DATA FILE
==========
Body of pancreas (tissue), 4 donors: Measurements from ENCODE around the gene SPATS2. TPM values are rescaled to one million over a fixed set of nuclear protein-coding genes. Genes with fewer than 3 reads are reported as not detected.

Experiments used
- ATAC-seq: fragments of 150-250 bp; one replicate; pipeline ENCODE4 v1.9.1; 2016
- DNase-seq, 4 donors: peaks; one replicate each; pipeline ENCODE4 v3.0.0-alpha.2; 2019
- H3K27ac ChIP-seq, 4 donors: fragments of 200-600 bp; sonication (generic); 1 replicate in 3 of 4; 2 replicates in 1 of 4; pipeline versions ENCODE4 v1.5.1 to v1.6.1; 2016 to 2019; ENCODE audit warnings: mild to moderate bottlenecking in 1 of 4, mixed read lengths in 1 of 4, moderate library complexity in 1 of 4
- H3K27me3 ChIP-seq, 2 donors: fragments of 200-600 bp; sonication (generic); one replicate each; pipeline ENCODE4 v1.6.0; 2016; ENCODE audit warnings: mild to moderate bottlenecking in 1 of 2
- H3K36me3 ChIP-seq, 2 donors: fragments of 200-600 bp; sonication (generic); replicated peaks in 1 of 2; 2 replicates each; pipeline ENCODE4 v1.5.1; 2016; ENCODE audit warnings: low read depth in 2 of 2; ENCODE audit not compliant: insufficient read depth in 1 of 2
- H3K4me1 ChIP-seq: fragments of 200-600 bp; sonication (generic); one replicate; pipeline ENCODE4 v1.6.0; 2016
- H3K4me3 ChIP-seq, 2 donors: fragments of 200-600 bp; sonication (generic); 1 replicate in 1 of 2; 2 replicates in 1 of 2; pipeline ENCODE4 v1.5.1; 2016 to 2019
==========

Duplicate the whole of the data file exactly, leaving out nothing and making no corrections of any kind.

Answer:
Body of pancreas (tissue), 4 donors: Measurements from ENCODE around the gene SPATS2. TPM values are rescaled to one million over a fixed set of nuclear protein-coding genes. Genes with fewer than 3 reads are reported as not detected.

Experiments used
- ATAC-seq: fragments of 150-250 bp; one replicate; pipeline ENCODE4 v1.9.1; 2016
- DNase-seq, 4 donors: peaks; one replicate each; pipeline ENCODE4 v3.0.0-alpha.2; 2019
- H3K27ac ChIP-seq, 4 donors: fragments of 200-600 bp; sonication (generic); 1 replicate in 3 of 4; 2 replicates in 1 of 4; pipeline versions ENCODE4 v1.5.1 to v1.6.1; 2016 to 2019; ENCODE audit warnings: mild to moderate bottlenecking in 1 of 4, mixed read lengths in 1 of 4, moderate library complexity in 1 of 4
- H3K27me3 ChIP-seq, 2 donors: fragments of 200-600 bp; sonication (generic); one replicate each; pipeline ENCODE4 v1.6.0; 2016; ENCODE audit warnings: mild to moderate bottlenecking in 1 of 2
- H3K36me3 ChIP-seq, 2 donors: fragments of 200-600 bp; sonication (generic); replicated peaks in 1 of 2; 2 replicates each; pipeline ENCODE4 v1.5.1; 2016; ENCODE audit warnings: low read depth in 2 of 2; ENCODE audit not compliant: insufficient read depth in 1 of 2
- H3K4me1 ChIP-seq: fragments of 200-600 bp; sonication (generic); one replicate; pipeline ENCODE4 v1.6.0; 2016
- H3K4me3 ChIP-seq, 2 donors: fragments of 200-600 bp; sonication (generic); 1 replicate in 1 of 2; 2 replicates in 1 of 2; pipeline ENCODE4 v1.5.1; 2016 to 2019